Millennials are renowned for job-hopping. On average they stay in a job for a maximum of three years. But much of this could be due to dissatisfaction with how they are treated at work. Millennials don’t want to be just another cog in the machine. Continuous feedback suits Millennials. Contrary to belief, Millennials aren’t narcissistic in their need for feedback. They’ve been brought up in an age of rapidly changing technology. They feel uncertain and need to know instantly if the work they are doing is OK.

2. One size doesn’t fit all

Meet the Millennials, a report published by KPMG, highlights the fact that for the first time in history we have five generations working together under the same roof. This surely means we need to review the effectiveness of the one-size fits all approach to employment appraisals. It makes perfect sense to communicate with employees on an individual basis more frequently if we want to engage, motivate and retain such a broad spectrum of talent across the generations.

3. Good employees often leave following an annual review

The annual appraisal was and still is a soul-crushing experience. It is often seen as an awkward and stressful meeting, rather than one of encouragement and positivity. The annual performance review system pits person against person, and often doesn’t allow individual contributions to be recognised.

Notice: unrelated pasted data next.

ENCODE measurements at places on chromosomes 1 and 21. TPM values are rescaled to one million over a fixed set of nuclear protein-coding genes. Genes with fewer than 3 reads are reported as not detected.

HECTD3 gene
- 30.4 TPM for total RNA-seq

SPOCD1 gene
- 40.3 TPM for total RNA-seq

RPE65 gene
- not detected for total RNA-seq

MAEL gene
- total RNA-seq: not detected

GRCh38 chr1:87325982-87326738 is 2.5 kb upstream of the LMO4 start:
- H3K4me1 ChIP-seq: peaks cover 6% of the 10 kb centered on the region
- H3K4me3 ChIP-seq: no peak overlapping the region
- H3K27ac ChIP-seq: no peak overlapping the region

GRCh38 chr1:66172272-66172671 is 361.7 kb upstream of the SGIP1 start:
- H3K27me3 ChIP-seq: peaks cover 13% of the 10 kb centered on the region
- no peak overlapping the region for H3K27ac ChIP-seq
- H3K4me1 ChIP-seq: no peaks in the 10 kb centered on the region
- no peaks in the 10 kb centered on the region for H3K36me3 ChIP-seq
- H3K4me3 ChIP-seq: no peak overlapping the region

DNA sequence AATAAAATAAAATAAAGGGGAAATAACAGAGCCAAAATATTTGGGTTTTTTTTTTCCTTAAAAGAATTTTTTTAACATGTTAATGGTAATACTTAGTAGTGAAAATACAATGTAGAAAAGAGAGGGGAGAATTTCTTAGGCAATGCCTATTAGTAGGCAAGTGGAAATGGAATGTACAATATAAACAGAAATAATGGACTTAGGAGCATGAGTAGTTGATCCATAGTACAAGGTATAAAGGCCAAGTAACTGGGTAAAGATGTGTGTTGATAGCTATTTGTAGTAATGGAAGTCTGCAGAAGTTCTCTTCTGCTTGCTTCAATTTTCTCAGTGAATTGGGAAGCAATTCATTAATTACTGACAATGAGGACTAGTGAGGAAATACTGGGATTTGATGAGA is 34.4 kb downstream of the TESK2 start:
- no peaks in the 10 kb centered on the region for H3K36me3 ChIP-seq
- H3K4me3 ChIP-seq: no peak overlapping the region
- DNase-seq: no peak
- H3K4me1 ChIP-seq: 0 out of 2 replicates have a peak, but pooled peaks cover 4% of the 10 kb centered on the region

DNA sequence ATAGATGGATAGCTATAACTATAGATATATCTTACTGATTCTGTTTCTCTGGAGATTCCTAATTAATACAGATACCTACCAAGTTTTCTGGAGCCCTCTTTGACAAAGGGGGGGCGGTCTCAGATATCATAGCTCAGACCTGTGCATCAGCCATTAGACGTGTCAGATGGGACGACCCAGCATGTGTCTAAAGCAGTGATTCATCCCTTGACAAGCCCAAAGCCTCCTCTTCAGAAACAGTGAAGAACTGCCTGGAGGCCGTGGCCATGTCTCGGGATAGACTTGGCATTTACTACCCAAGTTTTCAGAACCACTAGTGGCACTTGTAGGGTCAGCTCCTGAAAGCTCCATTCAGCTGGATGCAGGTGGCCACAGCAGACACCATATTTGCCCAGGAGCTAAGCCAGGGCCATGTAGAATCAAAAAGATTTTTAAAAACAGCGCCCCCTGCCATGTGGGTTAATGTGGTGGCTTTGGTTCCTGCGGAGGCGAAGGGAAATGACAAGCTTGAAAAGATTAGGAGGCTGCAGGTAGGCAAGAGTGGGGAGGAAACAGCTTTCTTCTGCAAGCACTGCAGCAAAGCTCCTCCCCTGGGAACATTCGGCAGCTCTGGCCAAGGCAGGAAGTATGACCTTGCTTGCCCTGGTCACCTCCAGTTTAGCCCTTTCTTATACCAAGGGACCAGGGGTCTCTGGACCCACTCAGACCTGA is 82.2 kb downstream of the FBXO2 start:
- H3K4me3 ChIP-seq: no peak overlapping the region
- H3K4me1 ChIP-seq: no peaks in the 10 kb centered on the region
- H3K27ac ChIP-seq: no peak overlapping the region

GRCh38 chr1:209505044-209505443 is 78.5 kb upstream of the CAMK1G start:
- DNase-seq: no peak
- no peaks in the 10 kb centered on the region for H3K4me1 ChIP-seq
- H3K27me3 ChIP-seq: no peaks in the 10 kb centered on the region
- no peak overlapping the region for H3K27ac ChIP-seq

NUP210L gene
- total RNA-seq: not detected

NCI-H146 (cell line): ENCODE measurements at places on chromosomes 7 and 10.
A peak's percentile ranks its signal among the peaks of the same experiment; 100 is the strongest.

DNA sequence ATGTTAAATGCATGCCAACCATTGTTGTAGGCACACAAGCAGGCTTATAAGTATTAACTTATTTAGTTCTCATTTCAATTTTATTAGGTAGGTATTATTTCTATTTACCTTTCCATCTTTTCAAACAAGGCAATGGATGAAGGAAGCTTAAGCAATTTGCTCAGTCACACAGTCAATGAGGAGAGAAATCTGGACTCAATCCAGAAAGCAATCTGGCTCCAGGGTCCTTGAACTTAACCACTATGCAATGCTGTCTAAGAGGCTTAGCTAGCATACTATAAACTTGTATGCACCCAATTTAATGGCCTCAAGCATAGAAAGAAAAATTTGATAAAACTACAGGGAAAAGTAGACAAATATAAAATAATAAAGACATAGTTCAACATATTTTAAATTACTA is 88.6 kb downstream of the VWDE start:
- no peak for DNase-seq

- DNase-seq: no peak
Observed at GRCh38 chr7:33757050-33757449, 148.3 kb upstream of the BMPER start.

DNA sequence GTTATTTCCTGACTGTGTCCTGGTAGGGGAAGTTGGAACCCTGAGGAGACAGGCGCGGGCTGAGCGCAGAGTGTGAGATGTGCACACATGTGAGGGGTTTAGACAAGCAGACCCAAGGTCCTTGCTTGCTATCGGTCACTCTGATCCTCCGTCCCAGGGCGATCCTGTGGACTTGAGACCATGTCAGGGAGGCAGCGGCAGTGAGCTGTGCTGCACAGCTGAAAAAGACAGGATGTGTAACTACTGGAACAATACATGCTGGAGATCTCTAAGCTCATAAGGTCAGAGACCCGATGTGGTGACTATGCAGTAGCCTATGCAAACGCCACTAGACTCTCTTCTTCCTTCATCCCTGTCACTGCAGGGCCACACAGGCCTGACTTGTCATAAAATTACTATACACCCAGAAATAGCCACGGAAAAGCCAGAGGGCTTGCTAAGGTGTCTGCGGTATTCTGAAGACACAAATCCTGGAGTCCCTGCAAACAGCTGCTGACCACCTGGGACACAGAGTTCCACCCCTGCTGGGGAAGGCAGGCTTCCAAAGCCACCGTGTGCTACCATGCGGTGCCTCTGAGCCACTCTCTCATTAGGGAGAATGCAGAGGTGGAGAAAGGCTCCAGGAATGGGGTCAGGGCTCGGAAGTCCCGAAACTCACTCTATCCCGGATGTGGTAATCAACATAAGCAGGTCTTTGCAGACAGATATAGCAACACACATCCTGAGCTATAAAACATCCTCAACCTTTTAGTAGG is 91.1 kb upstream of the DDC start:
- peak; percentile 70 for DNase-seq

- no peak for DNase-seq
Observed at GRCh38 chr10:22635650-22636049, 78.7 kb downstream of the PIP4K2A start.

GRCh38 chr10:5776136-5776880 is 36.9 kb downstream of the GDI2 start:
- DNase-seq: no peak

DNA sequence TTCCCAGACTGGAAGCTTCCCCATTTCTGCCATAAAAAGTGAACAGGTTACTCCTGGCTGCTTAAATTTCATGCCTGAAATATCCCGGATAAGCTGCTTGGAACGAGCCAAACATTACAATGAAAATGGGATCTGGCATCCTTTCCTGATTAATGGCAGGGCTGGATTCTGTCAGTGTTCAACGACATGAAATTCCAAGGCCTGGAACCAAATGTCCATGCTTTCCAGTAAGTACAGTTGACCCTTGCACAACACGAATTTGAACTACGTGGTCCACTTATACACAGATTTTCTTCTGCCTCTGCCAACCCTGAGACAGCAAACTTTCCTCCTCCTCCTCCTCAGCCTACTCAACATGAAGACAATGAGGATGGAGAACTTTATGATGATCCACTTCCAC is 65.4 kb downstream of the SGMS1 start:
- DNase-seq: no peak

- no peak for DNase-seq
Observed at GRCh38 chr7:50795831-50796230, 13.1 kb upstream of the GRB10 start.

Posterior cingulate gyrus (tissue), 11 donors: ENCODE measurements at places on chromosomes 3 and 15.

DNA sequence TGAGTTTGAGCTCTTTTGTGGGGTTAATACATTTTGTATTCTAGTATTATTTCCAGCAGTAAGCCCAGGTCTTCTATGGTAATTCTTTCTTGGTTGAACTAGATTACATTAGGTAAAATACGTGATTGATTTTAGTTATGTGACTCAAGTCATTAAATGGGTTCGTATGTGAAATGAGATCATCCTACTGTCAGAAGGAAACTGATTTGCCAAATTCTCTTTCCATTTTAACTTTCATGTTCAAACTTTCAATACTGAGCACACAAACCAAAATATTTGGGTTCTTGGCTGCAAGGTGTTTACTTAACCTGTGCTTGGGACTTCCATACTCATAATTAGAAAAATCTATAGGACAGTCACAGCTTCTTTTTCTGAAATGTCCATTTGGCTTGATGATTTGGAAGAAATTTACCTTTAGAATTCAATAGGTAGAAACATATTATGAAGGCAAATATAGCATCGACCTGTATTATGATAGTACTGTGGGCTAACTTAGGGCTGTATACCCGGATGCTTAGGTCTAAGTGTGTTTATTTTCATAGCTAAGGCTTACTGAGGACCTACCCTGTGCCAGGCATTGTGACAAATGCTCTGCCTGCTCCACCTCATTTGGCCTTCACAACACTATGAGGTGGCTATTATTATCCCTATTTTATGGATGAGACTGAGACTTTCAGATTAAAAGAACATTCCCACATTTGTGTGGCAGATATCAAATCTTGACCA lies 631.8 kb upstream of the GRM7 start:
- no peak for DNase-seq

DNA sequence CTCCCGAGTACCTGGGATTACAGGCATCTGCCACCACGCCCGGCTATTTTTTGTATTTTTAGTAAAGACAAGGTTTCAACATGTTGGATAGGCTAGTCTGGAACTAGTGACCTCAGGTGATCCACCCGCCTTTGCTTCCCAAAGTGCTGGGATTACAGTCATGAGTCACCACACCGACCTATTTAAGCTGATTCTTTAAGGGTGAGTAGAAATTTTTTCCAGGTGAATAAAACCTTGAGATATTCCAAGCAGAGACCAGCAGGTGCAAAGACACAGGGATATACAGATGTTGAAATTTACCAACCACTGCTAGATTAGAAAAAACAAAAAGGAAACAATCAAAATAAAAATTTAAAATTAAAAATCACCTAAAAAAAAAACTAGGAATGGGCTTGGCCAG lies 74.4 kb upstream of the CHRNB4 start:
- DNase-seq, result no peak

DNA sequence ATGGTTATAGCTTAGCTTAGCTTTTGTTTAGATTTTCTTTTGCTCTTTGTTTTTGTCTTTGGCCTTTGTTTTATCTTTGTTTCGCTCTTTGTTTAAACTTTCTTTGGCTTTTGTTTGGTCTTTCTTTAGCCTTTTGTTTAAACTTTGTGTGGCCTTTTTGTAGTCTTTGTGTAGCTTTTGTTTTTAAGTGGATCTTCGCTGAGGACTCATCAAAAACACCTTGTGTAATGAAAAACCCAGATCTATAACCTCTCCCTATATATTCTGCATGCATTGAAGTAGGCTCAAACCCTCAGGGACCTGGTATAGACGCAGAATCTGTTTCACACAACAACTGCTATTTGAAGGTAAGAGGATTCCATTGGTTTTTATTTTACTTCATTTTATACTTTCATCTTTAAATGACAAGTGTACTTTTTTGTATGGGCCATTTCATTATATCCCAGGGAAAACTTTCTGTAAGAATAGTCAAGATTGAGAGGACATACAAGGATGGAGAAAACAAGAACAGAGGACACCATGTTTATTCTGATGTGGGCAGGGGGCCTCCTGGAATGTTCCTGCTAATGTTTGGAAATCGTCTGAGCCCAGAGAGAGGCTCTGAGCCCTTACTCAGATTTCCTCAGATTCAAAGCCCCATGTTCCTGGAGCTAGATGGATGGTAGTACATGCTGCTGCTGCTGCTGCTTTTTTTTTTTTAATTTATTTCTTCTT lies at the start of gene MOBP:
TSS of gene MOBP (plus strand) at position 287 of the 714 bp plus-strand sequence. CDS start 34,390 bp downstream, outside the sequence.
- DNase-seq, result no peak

According to a survey carried out by Adobe of 1,500 workers, annual performance reviews evoked the following:

  • 52 per cent were taken aback by the feedback they were given
  • 37 per cent left the performance review feeling resentment for their manager
  • 22 per cent of workers cried after the session

Recruitment company, Debut, argue that traditional performance reviews are causing stress, drive as many as a third of employees to look for other work, and that regular, qualitative and collaborative feedback might be the key to retention.

4. Annual performance reviews are time consuming and inappropriate for fast-paced businesses

Deloitte is one of many companies who have reinvented performance management. In a study of the organisation, they found that completing the forms, holding the meetings, and creating the ratings for annual performance reviews consumed close to 2 million hours a year.

Deloitte report that over the past 5 years, organisations have radically changed the way they measure, evaluate and recognise employee performance. Agile goal management, check-ins and continuous feedback are becoming a common means of evaluating employee performance.

Businesses are ditching the annual appraisal and finding ways to be more responsive. Fast-paced business employees need continuous feedback. According to a recent article in Management Today, one company found that effective performance-management practices drive a 20 per cent increase in retention and engagement of talent at all levels. In today’s fast-paced business community, annual appraisals are inflexible, impersonal and don’t support wider business objectives. If SMEs are serious about retaining talent, then it’s time they ditched the annual appraisal.